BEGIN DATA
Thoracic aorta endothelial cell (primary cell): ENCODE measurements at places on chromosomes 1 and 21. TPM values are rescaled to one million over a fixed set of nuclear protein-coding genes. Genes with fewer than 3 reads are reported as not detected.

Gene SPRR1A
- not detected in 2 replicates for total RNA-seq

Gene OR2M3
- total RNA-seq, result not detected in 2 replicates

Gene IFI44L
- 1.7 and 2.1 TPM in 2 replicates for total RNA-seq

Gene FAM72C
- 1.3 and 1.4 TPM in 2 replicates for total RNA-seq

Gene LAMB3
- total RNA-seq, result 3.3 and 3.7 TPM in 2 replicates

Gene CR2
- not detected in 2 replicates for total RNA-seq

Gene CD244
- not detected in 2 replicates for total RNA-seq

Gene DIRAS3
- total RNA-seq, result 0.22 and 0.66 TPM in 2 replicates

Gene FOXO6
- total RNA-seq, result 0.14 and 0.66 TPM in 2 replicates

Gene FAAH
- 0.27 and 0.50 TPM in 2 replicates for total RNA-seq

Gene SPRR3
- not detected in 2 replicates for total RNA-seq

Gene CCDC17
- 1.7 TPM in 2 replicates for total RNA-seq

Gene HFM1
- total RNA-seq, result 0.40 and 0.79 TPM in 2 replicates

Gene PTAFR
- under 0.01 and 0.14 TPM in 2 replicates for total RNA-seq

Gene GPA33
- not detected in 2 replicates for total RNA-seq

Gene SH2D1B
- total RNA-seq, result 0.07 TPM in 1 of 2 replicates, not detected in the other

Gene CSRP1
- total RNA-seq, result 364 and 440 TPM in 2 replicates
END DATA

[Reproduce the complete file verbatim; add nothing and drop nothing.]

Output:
Thoracic aorta endothelial cell (primary cell): ENCODE measurements at places on chromosomes 1 and 21. TPM values are rescaled to one million over a fixed set of nuclear protein-coding genes. Genes with fewer than 3 reads are reported as not detected.

Gene SPRR1A
- not detected in 2 replicates for total RNA-seq

Gene OR2M3
- total RNA-seq, result not detected in 2 replicates

Gene IFI44L
- 1.7 and 2.1 TPM in 2 replicates for total RNA-seq

Gene FAM72C
- 1.3 and 1.4 TPM in 2 replicates for total RNA-seq

Gene LAMB3
- total RNA-seq, result 3.3 and 3.7 TPM in 2 replicates

Gene CR2
- not detected in 2 replicates for total RNA-seq

Gene CD244
- not detected in 2 replicates for total RNA-seq

Gene DIRAS3
- total RNA-seq, result 0.22 and 0.66 TPM in 2 replicates

Gene FOXO6
- total RNA-seq, result 0.14 and 0.66 TPM in 2 replicates

Gene FAAH
- 0.27 and 0.50 TPM in 2 replicates for total RNA-seq

Gene SPRR3
- not detected in 2 replicates for total RNA-seq

Gene CCDC17
- 1.7 TPM in 2 replicates for total RNA-seq

Gene HFM1
- total RNA-seq, result 0.40 and 0.79 TPM in 2 replicates

Gene PTAFR
- under 0.01 and 0.14 TPM in 2 replicates for total RNA-seq

Gene GPA33
- not detected in 2 replicates for total RNA-seq

Gene SH2D1B
- total RNA-seq, result 0.07 TPM in 1 of 2 replicates, not detected in the other

Gene CSRP1
- total RNA-seq, result 364 and 440 TPM in 2 replicates